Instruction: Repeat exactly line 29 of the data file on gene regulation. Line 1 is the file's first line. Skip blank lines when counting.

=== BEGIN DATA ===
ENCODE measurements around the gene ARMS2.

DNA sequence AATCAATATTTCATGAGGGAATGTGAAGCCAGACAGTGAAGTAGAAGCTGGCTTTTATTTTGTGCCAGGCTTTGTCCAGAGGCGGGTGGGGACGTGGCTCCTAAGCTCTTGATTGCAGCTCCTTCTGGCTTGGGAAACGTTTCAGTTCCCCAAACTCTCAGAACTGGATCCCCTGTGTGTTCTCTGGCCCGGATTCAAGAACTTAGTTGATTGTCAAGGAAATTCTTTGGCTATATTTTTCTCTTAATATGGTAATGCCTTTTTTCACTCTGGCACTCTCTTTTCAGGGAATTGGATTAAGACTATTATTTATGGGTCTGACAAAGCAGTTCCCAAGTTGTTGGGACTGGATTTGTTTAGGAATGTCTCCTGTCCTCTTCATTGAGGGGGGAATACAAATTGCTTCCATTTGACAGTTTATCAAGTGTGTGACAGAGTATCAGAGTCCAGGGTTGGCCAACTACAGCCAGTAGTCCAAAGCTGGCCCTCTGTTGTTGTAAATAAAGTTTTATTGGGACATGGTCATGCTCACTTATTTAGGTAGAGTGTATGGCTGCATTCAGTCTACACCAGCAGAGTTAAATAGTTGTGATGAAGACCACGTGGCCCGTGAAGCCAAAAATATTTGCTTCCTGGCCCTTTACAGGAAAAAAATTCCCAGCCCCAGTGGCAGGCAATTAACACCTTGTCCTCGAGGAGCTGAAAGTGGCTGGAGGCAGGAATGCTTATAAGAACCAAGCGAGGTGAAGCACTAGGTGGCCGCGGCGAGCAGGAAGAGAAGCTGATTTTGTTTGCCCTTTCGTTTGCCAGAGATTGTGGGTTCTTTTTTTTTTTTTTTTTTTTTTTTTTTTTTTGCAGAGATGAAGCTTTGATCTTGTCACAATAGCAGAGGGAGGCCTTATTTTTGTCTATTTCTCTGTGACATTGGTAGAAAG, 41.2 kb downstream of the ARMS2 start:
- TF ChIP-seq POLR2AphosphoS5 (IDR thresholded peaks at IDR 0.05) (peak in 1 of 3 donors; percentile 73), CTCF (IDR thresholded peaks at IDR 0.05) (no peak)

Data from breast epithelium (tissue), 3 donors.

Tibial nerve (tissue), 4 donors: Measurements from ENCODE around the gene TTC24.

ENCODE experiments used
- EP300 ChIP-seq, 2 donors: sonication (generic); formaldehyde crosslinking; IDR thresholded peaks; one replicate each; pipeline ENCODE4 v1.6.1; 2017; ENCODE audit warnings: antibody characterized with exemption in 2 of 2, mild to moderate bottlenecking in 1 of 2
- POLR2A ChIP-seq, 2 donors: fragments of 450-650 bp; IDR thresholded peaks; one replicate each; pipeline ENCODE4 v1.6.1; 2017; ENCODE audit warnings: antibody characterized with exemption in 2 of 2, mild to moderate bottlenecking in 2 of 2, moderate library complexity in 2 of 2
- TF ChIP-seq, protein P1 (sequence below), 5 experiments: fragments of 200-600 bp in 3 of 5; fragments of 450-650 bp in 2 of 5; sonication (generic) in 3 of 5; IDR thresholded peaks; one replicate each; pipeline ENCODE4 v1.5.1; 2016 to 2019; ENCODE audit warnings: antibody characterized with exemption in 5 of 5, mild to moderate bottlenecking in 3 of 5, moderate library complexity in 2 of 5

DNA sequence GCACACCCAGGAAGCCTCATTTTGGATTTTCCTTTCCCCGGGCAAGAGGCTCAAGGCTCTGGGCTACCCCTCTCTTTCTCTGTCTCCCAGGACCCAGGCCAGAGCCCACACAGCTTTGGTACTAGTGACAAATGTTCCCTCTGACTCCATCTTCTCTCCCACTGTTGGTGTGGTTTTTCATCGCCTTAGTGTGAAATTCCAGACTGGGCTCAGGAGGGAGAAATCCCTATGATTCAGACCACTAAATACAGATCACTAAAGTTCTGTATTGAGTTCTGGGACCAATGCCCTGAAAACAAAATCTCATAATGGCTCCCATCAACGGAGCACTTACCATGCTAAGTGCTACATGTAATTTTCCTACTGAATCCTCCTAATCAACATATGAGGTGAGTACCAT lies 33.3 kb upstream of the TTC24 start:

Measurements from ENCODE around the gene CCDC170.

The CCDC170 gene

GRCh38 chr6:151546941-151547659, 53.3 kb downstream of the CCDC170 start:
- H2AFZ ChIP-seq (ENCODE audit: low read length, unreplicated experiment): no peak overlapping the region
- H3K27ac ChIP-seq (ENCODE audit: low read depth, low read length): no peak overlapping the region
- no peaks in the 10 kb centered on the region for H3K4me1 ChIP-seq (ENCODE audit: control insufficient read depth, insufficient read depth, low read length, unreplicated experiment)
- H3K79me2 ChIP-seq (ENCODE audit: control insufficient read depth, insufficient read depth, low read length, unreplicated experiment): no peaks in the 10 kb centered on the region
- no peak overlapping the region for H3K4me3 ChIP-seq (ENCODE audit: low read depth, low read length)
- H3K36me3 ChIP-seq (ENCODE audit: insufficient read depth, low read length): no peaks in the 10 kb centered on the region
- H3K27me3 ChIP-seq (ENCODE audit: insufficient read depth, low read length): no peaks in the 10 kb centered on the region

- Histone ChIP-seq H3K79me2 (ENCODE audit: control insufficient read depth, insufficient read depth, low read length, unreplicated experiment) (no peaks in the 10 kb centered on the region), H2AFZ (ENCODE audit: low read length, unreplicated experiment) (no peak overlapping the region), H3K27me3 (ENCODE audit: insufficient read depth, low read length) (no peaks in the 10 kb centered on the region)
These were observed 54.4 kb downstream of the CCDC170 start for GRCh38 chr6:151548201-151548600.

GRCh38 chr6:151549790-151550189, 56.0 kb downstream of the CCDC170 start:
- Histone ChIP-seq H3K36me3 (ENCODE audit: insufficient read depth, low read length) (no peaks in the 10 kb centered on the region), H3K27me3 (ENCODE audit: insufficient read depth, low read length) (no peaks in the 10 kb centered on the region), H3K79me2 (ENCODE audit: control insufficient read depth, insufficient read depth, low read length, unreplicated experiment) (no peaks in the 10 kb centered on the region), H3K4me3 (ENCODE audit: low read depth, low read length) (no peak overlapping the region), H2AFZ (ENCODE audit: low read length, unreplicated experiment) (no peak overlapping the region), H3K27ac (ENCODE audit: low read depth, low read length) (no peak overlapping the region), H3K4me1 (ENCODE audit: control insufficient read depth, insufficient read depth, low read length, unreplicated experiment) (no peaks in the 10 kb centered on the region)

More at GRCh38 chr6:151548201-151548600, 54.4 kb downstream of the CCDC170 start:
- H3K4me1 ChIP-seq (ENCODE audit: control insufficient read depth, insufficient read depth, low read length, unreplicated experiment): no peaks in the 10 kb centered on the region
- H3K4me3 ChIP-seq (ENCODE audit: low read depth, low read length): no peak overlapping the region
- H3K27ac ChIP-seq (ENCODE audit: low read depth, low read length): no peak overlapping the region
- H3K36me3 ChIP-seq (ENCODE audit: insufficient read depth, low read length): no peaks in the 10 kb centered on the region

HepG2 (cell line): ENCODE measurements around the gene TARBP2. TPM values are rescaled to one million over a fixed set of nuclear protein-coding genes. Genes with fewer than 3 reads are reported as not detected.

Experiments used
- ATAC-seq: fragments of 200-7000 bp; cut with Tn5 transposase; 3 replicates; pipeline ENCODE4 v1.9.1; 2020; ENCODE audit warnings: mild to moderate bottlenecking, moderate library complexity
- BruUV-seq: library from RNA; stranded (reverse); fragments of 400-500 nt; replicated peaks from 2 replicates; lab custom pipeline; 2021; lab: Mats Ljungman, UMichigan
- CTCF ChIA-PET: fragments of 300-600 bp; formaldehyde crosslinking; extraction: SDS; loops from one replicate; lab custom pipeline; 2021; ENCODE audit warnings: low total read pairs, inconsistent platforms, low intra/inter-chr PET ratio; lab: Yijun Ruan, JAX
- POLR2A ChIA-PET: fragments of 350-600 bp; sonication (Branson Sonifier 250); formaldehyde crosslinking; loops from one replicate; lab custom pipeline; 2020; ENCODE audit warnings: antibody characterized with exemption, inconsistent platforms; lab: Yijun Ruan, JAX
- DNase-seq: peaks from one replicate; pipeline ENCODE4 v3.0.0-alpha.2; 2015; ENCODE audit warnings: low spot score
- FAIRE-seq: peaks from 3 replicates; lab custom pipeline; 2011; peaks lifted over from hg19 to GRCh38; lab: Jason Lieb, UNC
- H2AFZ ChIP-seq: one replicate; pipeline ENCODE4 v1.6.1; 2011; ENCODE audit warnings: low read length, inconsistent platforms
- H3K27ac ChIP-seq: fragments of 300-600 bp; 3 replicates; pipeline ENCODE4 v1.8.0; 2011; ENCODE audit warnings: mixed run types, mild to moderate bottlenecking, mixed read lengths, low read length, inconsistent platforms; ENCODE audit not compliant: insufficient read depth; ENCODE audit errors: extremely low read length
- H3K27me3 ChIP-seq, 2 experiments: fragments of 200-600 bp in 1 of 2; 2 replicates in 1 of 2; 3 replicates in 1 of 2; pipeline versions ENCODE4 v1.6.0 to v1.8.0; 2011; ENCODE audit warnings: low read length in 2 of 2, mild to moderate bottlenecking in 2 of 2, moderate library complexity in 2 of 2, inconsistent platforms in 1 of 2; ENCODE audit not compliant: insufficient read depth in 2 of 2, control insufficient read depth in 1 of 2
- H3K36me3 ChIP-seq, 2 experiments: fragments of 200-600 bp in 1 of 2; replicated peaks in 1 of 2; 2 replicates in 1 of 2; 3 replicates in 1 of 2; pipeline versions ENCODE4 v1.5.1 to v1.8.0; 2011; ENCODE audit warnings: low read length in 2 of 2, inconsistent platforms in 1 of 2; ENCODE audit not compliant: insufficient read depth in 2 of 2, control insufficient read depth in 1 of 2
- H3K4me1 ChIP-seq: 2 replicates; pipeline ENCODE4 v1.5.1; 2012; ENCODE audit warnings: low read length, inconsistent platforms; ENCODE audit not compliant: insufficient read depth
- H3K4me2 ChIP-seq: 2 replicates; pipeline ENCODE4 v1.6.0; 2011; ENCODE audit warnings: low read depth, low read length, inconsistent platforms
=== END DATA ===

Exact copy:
- H3K36me3 ChIP-seq (ENCODE audit: insufficient read depth, low read length): no peaks in the 10 kb centered on the region